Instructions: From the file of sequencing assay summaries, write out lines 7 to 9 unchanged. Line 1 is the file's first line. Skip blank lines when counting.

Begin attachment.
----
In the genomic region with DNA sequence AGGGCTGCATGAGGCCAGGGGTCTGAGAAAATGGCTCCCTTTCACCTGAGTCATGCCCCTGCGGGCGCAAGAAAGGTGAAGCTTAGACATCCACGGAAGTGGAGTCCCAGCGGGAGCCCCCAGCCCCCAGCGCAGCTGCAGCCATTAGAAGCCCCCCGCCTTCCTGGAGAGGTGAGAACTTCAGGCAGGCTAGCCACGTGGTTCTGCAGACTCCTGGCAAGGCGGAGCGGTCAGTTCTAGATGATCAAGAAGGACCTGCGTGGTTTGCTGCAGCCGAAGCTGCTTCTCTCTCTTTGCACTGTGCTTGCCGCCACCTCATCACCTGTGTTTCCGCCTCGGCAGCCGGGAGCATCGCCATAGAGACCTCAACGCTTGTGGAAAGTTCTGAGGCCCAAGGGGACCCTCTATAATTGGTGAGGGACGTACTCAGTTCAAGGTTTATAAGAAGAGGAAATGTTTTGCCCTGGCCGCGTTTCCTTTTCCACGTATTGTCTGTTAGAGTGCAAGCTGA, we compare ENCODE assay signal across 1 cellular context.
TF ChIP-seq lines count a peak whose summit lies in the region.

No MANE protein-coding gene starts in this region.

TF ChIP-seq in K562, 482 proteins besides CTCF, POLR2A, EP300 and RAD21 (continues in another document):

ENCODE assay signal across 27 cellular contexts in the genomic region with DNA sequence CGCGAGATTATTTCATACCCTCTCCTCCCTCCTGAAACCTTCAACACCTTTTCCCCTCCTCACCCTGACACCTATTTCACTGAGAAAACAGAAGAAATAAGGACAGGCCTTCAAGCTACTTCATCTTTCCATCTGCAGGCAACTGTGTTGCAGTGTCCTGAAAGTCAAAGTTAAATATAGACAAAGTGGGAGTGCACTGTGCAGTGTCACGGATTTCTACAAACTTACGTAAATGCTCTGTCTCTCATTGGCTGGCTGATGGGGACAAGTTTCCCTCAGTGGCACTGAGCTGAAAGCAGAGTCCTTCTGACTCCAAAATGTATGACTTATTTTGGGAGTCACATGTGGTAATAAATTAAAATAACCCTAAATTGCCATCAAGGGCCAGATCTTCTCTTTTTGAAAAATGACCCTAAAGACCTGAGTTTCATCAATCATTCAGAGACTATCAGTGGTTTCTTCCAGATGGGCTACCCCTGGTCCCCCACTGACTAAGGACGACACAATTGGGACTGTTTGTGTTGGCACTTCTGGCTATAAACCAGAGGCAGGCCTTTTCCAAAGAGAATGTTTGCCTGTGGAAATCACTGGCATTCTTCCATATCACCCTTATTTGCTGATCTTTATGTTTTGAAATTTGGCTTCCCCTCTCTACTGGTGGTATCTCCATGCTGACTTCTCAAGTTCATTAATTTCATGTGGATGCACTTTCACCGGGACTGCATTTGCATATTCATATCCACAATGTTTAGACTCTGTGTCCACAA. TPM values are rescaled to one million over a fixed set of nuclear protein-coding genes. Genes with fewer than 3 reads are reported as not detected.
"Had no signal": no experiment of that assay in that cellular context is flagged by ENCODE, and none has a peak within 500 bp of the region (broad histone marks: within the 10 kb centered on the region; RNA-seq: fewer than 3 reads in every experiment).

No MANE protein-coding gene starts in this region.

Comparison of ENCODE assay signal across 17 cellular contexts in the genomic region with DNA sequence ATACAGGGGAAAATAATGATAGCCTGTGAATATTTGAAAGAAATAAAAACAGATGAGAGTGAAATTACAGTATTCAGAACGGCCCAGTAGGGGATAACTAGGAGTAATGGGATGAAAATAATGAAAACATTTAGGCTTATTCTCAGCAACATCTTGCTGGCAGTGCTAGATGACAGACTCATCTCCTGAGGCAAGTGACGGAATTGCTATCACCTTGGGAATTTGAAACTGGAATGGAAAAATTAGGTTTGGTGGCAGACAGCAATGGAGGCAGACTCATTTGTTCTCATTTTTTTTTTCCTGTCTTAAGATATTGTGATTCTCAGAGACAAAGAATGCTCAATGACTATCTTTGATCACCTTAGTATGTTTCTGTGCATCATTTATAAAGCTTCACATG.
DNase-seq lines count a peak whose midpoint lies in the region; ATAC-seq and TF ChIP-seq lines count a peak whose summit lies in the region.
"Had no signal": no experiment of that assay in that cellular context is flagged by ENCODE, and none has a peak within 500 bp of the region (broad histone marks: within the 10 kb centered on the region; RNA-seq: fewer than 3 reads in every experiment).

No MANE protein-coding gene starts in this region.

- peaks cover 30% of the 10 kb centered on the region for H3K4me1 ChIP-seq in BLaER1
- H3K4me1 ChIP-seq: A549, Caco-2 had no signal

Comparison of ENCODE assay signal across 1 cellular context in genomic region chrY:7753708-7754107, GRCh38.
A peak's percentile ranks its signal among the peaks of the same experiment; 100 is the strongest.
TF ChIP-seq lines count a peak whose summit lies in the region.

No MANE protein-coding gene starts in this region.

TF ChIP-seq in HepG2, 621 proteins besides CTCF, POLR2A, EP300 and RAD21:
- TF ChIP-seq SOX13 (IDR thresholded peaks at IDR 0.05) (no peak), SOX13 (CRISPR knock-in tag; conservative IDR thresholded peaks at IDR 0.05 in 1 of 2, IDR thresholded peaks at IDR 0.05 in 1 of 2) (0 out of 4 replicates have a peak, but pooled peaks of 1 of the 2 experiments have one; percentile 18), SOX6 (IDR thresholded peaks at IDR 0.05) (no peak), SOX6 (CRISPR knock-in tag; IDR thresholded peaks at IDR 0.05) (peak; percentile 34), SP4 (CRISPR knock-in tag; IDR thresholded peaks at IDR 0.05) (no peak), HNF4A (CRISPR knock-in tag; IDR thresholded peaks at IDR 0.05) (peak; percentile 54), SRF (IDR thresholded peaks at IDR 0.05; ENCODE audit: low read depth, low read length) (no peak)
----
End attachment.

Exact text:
No MANE protein-coding gene starts in this region.

Comparison of ENCODE assay signal across 17 cellular contexts in the genomic region with DNA sequence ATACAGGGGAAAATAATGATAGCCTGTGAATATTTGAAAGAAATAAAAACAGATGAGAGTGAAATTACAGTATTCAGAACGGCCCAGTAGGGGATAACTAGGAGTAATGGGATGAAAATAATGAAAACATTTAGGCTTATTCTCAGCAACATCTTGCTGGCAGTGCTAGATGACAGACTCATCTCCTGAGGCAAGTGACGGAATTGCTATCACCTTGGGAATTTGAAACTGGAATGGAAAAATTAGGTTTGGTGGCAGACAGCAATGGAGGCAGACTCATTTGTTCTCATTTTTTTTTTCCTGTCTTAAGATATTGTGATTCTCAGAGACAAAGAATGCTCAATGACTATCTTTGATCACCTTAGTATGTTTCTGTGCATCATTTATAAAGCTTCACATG.
DNase-seq lines count a peak whose midpoint lies in the region; ATAC-seq and TF ChIP-seq lines count a peak whose summit lies in the region.